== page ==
Worst: Before the boil. Decreases hop utilization. And after the yeast are winding down. May adversely affect attenuation.
    I generally make a syrup of my sugars, boil it for a few minutes, let it cool then add to the fermentor at high krauesen. This is all sugars, whether table sugar, candi syrup or molasses. Extra goodness: You keep any volatile flavors that way. Fruit, often I'll pasteurize it by heating it to 170 degrees for ten minutes, cool and add at high krauesen.

    By high krauesen, I mean two to three days into fermentation.
     
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  9. AGbrewer

    AGbrewer Active Member

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    I've done this at least once before. Didn't have the ability to do an A / B comparison, so don't really know if it helped any. Having said that, the beer was pretty good, so maybe it did help.
     
  10. Blackmuse

    Blackmuse Well-Known Member

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    Flame out is fine! I usually do it with 12-15 minutes left - just before adding my immersion chiller (just so I don't have to worry about it being in the way).

    I've never done it at high krausen like Nosybear but the explanation makes perfect sense!
     
  11. BOB357

    BOB357 Well-Known Member

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    My next door neighbor won't drink anything but Coors Light. If he helps me out with something I'll get him a 30 pack. When he comes over he knows to bring his own. I told him several years ago that I brew beer and don't have room in the fridge for Coors Light.
     
  12. The Brew Mentor

    The Brew Mentor Well-Known Member

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    The obvious choice would be the light hybrids (Cream ale, Blonde, Kolsch and American Wheat).
    I'd also suggest some of the English lights as well. A Mild or a Best Bitter would be a good choice.
    Cheers,
    Brian
     
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  13. Craigerrr

    Craigerrr Well-Known Member

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    I'm still in the "just buy some bud light to keep on hand for them when they come over" camp.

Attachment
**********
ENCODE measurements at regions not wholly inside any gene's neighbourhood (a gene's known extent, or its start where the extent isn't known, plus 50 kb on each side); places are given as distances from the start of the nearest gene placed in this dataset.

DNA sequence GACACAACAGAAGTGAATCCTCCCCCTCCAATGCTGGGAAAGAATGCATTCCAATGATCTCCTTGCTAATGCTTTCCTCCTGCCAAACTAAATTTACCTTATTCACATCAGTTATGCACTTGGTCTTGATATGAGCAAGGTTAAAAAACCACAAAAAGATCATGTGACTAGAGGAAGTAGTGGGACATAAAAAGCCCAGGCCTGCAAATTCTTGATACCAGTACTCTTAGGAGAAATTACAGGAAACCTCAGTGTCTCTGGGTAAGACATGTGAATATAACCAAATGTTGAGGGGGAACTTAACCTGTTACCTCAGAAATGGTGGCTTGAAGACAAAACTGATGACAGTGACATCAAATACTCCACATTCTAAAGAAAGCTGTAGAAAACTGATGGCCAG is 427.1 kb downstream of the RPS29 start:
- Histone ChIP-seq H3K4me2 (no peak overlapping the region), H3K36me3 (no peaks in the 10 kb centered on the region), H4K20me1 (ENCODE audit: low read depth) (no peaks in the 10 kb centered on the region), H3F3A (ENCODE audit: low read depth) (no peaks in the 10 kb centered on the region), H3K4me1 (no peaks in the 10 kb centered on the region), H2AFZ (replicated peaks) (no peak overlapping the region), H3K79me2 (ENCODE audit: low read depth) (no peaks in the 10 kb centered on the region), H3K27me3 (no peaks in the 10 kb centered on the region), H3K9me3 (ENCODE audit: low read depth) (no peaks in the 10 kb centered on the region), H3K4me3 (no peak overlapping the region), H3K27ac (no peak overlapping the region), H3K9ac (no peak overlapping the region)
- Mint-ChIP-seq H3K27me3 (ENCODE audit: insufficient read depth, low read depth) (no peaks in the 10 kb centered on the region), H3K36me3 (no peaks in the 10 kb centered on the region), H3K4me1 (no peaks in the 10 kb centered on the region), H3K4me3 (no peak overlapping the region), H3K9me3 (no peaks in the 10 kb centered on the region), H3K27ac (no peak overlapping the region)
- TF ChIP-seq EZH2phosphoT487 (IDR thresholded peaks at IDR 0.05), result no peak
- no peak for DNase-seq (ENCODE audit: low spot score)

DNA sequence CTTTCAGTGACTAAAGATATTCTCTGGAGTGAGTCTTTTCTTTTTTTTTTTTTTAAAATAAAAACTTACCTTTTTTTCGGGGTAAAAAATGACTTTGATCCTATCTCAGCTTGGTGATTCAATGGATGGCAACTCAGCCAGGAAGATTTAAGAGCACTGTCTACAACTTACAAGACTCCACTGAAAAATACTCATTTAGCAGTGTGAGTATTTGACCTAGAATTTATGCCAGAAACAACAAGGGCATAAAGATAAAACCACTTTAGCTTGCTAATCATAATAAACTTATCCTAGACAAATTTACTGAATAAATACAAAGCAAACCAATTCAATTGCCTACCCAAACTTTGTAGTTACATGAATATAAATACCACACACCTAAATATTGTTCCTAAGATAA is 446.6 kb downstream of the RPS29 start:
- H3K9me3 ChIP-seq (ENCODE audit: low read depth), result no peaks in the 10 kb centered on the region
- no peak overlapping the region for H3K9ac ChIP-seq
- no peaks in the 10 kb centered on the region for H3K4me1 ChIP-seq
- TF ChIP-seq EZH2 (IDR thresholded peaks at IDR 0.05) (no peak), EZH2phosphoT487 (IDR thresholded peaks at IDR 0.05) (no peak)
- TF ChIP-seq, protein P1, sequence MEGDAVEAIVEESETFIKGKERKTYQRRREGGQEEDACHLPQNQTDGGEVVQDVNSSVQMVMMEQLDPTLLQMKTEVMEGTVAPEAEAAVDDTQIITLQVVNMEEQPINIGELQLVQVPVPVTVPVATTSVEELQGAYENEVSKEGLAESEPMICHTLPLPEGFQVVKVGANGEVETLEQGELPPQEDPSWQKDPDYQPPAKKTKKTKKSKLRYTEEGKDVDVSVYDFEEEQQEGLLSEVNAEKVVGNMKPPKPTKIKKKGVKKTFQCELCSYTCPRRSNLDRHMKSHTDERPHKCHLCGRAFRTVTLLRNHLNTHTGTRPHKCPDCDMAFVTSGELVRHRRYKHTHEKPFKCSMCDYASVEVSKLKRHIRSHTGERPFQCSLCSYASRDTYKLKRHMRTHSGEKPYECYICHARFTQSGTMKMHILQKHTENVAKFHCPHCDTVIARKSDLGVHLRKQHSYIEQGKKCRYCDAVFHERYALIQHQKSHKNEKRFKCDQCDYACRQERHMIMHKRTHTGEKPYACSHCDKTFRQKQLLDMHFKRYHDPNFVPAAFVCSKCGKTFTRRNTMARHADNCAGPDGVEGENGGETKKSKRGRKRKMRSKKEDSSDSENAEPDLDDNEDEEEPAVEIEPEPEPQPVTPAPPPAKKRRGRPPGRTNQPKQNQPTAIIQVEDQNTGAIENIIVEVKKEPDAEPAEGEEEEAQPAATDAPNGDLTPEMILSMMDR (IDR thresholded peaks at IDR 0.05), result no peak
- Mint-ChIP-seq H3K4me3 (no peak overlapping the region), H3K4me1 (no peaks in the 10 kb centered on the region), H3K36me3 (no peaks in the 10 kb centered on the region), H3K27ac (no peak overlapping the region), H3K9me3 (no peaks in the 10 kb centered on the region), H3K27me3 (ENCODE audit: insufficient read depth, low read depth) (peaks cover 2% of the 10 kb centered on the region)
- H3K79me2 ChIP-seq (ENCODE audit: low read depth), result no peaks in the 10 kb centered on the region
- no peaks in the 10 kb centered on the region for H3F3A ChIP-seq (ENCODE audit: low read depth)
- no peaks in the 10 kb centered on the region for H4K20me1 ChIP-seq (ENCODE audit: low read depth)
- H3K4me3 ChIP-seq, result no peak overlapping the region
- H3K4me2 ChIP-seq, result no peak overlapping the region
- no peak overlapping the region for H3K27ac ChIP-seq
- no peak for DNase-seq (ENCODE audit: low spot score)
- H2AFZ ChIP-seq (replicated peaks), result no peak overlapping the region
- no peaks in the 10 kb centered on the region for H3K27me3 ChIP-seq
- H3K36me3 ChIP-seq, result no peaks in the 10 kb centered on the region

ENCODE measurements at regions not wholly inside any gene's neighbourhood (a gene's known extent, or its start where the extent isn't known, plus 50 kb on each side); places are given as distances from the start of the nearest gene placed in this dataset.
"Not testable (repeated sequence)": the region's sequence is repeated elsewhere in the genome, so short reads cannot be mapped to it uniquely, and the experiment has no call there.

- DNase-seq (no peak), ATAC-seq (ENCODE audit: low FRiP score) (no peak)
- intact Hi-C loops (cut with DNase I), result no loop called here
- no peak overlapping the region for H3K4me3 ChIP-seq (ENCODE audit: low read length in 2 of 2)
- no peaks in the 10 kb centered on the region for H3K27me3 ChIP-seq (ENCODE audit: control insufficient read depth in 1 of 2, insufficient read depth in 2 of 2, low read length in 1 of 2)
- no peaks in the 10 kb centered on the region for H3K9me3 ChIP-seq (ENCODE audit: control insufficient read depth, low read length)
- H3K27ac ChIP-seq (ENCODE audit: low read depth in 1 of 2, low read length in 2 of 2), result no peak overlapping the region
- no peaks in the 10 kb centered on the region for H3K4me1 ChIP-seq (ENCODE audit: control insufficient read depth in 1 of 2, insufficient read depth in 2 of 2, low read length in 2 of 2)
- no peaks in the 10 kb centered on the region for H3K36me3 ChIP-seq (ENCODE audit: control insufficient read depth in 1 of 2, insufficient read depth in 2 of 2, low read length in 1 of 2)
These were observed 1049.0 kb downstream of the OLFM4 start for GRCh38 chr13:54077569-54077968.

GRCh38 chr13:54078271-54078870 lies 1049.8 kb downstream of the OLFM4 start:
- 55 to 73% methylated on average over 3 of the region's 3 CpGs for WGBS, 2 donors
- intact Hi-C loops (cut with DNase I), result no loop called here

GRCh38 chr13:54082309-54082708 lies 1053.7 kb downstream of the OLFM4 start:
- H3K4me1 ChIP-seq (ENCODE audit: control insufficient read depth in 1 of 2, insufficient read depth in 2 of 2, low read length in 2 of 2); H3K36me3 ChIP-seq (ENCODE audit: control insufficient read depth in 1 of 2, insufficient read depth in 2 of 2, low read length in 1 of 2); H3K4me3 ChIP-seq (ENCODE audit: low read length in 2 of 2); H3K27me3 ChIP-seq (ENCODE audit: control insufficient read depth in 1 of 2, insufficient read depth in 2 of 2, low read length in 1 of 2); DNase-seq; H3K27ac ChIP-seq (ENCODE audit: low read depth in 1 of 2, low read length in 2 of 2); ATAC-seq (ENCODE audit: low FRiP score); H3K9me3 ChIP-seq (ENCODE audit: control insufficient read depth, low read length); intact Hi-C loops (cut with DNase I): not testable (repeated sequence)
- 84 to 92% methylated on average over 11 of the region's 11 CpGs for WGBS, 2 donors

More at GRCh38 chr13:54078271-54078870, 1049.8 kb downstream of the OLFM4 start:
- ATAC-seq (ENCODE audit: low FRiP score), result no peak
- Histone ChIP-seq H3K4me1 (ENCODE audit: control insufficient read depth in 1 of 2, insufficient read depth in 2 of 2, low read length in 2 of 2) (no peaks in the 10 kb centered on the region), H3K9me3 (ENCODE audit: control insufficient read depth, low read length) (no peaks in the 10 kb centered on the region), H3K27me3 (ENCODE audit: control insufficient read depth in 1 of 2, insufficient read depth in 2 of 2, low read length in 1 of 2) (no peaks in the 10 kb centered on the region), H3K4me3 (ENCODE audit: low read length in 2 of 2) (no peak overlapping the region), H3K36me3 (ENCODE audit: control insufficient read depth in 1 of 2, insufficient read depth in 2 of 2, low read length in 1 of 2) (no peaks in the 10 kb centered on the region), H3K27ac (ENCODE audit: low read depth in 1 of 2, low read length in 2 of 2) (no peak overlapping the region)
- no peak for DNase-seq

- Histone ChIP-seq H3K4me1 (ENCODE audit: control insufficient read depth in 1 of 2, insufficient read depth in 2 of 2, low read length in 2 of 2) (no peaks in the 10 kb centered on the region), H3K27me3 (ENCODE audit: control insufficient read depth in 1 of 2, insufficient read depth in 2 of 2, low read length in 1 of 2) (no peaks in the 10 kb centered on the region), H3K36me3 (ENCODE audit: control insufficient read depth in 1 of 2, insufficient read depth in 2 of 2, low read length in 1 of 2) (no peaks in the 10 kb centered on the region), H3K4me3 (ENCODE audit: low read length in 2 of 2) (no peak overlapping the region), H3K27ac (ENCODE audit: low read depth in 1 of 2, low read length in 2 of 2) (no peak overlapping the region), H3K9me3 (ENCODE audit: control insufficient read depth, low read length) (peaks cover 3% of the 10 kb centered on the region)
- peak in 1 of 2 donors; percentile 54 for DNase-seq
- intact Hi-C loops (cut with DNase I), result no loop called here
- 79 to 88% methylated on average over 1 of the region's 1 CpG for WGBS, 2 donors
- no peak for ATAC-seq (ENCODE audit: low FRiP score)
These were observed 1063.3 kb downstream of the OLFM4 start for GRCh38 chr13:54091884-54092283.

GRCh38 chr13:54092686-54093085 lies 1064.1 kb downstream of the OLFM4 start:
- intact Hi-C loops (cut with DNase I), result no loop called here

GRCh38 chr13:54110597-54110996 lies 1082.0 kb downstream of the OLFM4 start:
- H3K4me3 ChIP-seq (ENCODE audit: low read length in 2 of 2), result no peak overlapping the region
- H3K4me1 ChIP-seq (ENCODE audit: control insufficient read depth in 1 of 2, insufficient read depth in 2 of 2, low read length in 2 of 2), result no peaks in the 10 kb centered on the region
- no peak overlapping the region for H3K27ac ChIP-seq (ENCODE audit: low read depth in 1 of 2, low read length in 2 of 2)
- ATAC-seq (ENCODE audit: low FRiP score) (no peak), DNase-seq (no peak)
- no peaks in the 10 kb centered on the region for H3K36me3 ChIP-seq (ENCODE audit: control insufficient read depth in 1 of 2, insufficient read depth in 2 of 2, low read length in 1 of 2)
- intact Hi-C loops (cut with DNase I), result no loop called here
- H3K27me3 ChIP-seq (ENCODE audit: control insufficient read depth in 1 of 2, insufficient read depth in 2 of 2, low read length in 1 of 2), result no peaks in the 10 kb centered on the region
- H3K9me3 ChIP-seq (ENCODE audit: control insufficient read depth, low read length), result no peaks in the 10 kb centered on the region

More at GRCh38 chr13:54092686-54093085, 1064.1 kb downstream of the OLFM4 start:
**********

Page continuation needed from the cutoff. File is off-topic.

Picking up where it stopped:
Or, get creative, pour a case into a keg and serve it to them.
    The investment of time, energy, and $$$$, just isn't worth it.
     
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  14. Nosybear

    Nosybear Well-Known Member

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    Second that. No need to waste time and resources on making five gallons badly of what Coors makes by the trainload well. I can get away with it - I like a good Helles or German Pils so well I'd brew it but to consciously try to brew a Coors Light, boggles my mind anyway.
     
  15. Ozarks Mountain Brew

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  16. Nosybear

    Nosybear Well-Known Member

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  17. Hawkbox

    Hawkbox Well-Known Member

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    I honestly thought it was going to be a link to carbonated water.
     
  18. Craigerrr

    Craigerrr Well-Known Member

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  19. Nosybear

    Nosybear Well-Known Member

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    I was thinking more about mules but this works, too.
     
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  20. Old_P

    Old_P New Member

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    I think it commendably you want to brew something for your new neighbours, but agree it would be a colossal waste to try making something just for them and then no one ends up drinking it. In my experience people either love or hate IPA’s, so I would carry on and brew something you enjoy. If your neighbours like it great, if they prefer to stick to their Bud Light, then I guess that’s a win, win :)